Processes like reengineering point to the breakdown of this and other conventional distinctions. For the people who are actually involved in reengineering it defines technological change in our times: this is where technological history is being made. For the people who pay for reengineering, it is equally about technology, or more precisely about a “technology-driven” (in their words) redefinition of work, which may or may not save money in the long run but which is necessary to move from one technological base to another. All these people who are involved in reengineering affirm over and over, often with deep conviction, that this transition involves just as much “cultural change” as “technological change.” In this overall process, then, how is it possible to make tidy distinctions among “technology,” “management,” and “culture”? If all these people are convinced that this is where technological history is being made, should not historians of technology listen to their voice of experience?
Historians and engineers alike are living in a world churning with technological change, much of it not generated within the traditional realm of engineering. Technology has burst the modern shell of engineering. Technological change is now something that happens to engineers as much as it is produced by them. At MIT, this situation could be described as the irony of history, but it feels more like history’s poignancy. Since its doors opened in 1864, MIT has been a driver of what, in more self-confident times, was routinely called technological progress. MIT engineers and scientists have created and developed material inventions and systems intended to make human life more comfortable, secure, expansive, and productive. In particular, in the twentieth century MIT has been a world leader in the development of digital tools that use calculations and communications to control other processes: cybernetics, radar, computers, operations research, telecommunications, and artificial intelligence are all elements of this consistent and dominant theme to MIT research. This is what the Institute continues to think of as “engineering” and “technology.” With justifiable pride, it sends these inventions and the people who will develop them and create similar tools into the great wide world.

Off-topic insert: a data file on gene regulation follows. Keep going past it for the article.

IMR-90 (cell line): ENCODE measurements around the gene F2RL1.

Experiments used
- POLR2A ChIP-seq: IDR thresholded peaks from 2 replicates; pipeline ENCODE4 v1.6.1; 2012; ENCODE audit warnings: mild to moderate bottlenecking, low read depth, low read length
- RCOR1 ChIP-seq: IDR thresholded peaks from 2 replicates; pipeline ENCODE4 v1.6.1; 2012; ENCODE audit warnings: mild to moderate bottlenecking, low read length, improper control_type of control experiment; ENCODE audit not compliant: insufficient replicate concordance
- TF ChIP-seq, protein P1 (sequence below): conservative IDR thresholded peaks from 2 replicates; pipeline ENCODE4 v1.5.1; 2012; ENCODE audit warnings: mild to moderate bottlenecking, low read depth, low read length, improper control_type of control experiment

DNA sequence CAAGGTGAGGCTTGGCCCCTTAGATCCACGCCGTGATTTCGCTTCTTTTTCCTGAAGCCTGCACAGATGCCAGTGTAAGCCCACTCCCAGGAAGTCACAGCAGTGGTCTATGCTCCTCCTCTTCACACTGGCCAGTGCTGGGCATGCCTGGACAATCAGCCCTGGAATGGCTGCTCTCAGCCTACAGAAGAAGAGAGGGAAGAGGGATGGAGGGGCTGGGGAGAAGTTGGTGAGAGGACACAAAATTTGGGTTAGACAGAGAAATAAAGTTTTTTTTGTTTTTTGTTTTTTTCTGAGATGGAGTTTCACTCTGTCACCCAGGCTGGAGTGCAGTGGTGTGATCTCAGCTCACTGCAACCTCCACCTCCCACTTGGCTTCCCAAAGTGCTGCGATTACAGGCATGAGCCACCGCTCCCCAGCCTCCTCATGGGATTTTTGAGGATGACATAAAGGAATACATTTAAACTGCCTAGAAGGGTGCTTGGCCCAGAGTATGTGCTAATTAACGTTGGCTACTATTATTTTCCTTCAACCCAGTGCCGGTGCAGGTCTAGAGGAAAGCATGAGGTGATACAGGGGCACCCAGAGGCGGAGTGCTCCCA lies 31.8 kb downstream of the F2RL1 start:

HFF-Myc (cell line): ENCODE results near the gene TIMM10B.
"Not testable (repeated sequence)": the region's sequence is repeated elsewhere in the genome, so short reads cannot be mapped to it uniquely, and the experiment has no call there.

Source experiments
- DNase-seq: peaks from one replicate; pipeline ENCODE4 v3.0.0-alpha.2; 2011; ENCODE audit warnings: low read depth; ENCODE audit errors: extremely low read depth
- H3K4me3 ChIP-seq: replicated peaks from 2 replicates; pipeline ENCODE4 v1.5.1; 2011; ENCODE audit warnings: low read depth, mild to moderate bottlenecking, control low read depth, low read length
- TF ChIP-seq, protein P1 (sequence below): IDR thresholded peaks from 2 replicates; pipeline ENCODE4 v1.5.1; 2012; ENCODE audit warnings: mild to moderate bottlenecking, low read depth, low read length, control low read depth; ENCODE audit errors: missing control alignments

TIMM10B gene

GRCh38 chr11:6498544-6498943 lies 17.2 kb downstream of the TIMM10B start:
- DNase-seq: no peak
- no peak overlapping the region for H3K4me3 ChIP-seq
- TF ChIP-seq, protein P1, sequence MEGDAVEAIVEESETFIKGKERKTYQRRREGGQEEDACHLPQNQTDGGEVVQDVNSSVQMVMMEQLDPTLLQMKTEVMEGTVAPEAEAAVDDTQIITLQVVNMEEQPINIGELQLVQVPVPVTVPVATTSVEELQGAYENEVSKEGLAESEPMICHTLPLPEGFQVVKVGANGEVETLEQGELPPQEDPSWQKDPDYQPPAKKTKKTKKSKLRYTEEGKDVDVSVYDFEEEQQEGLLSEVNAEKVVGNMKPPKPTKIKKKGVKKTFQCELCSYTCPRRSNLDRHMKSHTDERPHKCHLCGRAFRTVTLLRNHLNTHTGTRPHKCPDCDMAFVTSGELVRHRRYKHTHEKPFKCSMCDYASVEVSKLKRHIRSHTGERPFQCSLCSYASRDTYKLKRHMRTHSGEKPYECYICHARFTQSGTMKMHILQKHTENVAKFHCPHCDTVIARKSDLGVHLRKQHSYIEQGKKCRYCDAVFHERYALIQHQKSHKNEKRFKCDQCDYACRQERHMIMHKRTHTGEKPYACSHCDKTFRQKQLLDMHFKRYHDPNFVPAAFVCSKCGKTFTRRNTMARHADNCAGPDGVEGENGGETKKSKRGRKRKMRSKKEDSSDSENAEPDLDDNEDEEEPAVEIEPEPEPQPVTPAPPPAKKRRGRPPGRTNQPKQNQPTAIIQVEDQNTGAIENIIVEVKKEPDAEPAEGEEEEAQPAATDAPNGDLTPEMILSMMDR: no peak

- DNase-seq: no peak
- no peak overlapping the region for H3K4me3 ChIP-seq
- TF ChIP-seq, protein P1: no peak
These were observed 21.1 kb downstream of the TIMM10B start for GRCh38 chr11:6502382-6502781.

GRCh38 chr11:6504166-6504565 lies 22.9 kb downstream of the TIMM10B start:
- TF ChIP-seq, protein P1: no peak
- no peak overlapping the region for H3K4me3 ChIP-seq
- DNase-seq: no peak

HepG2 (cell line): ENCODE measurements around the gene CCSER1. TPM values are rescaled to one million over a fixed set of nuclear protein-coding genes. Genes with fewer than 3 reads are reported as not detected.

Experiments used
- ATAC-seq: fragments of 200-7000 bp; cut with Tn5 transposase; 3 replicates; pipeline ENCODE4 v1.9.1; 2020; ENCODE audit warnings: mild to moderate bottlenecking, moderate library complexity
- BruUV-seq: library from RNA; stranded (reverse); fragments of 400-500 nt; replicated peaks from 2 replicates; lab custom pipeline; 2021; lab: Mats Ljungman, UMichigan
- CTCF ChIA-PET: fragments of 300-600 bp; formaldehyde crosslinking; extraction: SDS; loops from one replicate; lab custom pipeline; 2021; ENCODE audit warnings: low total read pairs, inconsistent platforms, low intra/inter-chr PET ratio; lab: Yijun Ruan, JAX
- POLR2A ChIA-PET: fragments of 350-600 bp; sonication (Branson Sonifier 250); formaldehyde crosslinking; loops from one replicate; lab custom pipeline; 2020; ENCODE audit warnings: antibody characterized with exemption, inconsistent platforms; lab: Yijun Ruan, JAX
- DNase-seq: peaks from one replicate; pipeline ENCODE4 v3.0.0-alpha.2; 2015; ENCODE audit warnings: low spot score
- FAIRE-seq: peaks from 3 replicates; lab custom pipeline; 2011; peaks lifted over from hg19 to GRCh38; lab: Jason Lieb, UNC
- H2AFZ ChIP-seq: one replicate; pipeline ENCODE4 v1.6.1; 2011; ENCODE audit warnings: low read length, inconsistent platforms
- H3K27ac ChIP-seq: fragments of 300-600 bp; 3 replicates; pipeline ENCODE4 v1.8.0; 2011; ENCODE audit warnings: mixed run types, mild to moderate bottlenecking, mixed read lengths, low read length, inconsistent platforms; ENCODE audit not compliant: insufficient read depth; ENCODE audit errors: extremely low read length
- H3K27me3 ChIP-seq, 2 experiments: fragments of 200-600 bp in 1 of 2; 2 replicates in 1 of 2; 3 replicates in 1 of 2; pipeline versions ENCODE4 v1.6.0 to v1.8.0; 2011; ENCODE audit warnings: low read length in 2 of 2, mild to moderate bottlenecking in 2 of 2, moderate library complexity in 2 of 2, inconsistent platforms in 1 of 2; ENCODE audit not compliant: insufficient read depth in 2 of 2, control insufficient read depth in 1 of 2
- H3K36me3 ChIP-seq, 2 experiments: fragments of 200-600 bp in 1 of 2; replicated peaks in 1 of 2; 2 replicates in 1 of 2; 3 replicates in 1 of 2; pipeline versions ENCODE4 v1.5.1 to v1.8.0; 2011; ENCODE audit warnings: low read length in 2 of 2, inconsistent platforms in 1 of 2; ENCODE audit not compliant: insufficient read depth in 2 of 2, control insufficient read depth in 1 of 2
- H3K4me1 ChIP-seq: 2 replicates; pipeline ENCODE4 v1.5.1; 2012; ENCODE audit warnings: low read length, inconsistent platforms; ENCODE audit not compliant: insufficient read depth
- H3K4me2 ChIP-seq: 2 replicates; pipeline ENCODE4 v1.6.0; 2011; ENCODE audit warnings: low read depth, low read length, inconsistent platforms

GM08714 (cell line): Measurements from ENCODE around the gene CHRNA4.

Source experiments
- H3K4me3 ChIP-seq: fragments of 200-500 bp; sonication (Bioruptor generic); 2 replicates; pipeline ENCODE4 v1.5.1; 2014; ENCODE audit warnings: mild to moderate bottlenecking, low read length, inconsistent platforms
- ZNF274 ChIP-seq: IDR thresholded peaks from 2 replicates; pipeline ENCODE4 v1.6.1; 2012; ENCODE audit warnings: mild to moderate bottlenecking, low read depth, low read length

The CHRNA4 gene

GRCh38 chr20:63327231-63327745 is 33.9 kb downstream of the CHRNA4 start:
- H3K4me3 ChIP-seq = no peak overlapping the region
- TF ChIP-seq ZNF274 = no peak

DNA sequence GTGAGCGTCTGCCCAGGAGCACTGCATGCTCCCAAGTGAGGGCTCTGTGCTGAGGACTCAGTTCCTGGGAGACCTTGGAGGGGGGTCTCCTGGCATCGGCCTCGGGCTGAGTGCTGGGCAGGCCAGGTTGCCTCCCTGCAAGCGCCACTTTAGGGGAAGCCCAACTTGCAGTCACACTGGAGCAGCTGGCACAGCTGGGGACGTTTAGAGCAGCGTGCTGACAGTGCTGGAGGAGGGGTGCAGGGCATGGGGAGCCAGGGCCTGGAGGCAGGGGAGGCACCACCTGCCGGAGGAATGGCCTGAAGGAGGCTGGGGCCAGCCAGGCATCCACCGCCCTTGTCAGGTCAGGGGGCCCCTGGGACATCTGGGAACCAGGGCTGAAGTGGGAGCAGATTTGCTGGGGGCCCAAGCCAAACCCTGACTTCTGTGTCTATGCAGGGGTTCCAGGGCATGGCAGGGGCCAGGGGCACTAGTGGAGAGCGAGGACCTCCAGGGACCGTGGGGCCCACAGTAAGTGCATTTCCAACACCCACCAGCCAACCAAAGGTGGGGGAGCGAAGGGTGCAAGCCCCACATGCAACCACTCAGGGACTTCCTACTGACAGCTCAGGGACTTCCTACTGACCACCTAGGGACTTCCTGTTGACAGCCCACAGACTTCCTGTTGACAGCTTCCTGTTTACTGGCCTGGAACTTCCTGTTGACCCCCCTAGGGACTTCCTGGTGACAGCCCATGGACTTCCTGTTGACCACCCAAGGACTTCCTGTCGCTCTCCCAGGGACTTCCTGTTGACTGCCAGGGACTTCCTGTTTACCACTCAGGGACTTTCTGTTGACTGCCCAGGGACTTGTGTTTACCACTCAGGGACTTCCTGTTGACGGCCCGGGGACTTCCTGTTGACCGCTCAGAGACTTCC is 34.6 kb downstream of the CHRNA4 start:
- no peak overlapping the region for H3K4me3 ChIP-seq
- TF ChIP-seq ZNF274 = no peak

There is also a reverse movement, however. The waves of technological creativity and enterprise go forth from 77 Massachusetts Avenue, but they eventually return—and, in returning, the waves of change threaten to engulf the social environment that produced them in the first place. In particular, technologies of communication and control reflexively return to the Institute in the form of complex systems. Although these systems were often developed and marketed through the work of MIT alumni and alumnae, they appear barely recognizable and manageable to those who played a significant role in their origins. As a faculty member commented in a meeting about educational technology, “We need to catch up with the impact we’ve had on the world.” The producer becomes the consumer. The empire strikes back.
In Marxist terms, this process exemplifies the alienation inherent in a capitalist economy: rationality, once reified (another key Marxist term), imprisons and eventually kills the creative vitality that generated it. Marxist language is generally not used or appreciated at MIT, but I have heard many comments that express the underlying idea in similar language: the idea that the modern world is diminishing the very qualities that have made MIT so special. Accordingly, MIT finds itself less than comfortable in a world which it has had such a large role in shaping. At a 1995 symposium honoring Elting Morison, a founder of STS studies at MIT, visiting and former MIT professor Thomas P. Hughes quoted the observation of American historian Perry Miller that we Americans find ourselves “unequal to a universe of our own manufacture.  At MIT, the universe of engineering has expanded so dramatically that it now feels bewildering and troubling to some of its own creators.